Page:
This document does not define a NAT traversal mechanism for the RTSP signalling itself. That is for future work in the cases it is needed. Which compared to the media is in fewer deployement cases. In all cases the server i reachable on a public IP address the traversal of NAT for the signalling will work. Issues only arise when both server and client are behind NATs. Solution beyond static configurations or proxy based solutions are for future studies.
This overview assumes that the reader has some familarity with how ICE [I‑D.ietf‑mmusic‑ice] (Rosenberg, J., “Interactive Connectivity Establishment (ICE): A Protocol for Network Address Translator (NAT) Traversal for Offer/Answer Protocols,” October 2007.) works. As it primarily points out how the different ICE steps are accomplished in RTSP.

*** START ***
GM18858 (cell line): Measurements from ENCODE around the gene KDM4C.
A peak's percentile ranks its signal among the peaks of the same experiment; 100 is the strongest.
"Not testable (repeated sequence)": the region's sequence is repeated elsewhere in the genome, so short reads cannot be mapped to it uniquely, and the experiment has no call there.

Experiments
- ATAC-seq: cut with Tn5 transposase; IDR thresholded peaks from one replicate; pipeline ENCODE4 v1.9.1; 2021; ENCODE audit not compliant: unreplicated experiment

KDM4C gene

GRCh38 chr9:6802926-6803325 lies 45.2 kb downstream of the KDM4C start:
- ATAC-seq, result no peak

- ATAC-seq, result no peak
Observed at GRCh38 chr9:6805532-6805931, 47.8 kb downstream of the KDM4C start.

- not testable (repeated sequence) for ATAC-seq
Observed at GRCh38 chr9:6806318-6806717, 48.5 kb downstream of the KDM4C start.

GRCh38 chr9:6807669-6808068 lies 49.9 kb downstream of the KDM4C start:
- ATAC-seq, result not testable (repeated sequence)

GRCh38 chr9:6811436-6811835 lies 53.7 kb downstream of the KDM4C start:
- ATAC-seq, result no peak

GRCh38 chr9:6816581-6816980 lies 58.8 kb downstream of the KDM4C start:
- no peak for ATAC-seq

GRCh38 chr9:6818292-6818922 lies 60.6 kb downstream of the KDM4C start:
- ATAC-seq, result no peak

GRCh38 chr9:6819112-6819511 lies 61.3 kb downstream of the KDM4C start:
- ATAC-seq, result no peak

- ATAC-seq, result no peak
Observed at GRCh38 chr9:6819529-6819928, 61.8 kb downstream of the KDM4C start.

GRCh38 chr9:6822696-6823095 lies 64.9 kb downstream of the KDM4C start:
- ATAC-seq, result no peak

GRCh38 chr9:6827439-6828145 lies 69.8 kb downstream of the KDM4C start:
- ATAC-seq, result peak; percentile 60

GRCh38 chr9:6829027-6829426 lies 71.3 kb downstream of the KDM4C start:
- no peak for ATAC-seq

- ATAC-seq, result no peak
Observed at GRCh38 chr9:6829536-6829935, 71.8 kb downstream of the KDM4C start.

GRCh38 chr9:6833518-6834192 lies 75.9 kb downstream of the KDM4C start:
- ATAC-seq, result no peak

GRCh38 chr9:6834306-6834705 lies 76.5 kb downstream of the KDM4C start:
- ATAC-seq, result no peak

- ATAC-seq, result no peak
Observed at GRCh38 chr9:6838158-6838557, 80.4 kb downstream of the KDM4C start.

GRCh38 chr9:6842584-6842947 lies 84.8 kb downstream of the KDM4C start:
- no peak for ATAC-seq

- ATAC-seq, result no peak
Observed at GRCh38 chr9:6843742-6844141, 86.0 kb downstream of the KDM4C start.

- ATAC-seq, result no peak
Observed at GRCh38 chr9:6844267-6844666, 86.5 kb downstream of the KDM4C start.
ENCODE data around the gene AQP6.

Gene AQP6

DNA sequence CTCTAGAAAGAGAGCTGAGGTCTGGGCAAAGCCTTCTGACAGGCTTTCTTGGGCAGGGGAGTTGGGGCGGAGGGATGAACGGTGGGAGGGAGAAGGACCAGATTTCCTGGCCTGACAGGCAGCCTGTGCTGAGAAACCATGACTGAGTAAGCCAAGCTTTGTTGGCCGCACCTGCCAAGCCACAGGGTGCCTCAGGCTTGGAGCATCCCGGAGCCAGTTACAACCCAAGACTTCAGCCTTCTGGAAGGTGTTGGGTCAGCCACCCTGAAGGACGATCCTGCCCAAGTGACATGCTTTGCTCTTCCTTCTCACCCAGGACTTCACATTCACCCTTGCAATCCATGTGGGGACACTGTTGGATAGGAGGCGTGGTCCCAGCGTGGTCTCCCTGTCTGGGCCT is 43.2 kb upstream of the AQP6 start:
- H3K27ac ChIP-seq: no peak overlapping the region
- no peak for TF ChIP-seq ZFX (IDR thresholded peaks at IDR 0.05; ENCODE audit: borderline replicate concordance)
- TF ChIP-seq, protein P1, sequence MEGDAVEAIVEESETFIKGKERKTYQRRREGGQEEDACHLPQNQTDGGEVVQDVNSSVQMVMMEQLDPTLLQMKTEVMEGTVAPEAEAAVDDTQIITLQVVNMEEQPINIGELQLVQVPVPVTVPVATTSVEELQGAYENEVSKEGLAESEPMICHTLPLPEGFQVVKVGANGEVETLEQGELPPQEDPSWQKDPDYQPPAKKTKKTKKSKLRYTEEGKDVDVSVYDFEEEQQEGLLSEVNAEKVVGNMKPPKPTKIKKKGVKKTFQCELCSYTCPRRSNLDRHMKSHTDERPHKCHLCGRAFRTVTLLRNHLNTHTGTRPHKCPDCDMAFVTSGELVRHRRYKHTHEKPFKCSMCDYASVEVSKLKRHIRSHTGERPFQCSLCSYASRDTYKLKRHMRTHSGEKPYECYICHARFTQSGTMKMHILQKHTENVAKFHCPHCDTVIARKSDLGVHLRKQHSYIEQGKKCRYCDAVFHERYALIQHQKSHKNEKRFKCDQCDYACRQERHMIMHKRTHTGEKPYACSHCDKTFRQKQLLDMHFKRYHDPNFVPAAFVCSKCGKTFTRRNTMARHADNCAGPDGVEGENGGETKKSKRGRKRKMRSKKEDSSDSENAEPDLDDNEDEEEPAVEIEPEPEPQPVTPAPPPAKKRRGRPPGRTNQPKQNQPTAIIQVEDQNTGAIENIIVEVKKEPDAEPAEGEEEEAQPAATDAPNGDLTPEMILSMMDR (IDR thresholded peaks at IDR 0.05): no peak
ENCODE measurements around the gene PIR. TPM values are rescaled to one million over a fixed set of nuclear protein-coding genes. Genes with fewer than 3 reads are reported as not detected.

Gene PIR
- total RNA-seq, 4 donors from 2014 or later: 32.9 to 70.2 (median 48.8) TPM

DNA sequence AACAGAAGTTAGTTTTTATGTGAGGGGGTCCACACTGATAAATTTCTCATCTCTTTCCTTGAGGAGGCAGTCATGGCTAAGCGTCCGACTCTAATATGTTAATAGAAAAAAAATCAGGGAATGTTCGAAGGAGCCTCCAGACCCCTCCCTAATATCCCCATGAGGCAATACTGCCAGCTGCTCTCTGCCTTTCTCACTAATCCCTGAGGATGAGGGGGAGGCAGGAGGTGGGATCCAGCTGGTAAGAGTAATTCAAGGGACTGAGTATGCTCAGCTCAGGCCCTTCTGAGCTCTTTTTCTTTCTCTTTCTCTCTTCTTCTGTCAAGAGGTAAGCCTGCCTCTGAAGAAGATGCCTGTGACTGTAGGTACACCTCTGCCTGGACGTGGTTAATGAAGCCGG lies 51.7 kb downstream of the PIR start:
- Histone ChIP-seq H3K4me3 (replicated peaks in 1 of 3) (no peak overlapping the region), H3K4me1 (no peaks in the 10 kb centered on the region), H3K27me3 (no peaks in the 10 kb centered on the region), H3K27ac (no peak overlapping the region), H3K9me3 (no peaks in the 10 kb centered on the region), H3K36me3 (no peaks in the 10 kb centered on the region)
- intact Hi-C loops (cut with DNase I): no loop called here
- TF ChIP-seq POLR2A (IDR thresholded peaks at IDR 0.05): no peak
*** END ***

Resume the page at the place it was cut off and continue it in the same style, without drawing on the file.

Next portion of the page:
The client may release unused candidates by sending a new SETUP request that only contains the used candidates. This SETUP request shall only change the candidate list, and the default candidate to the used ones. No other parameters should be changed. After succesful completion of this request may the client release the resources.
The client will continue to use STUN to send keep-alive for the used bindings. This is important as normally RTSP play mode sessions will only contain traffic from the server to the client. As many NATs requires traffic from the client towards the server to keep the bindings alive these keep-alives are vital.
To be written
This whole draft is currently an open issues. The actual implementation of ICE for RTSP is yet to be written down in all necessary details.
This document makes no request of IANA.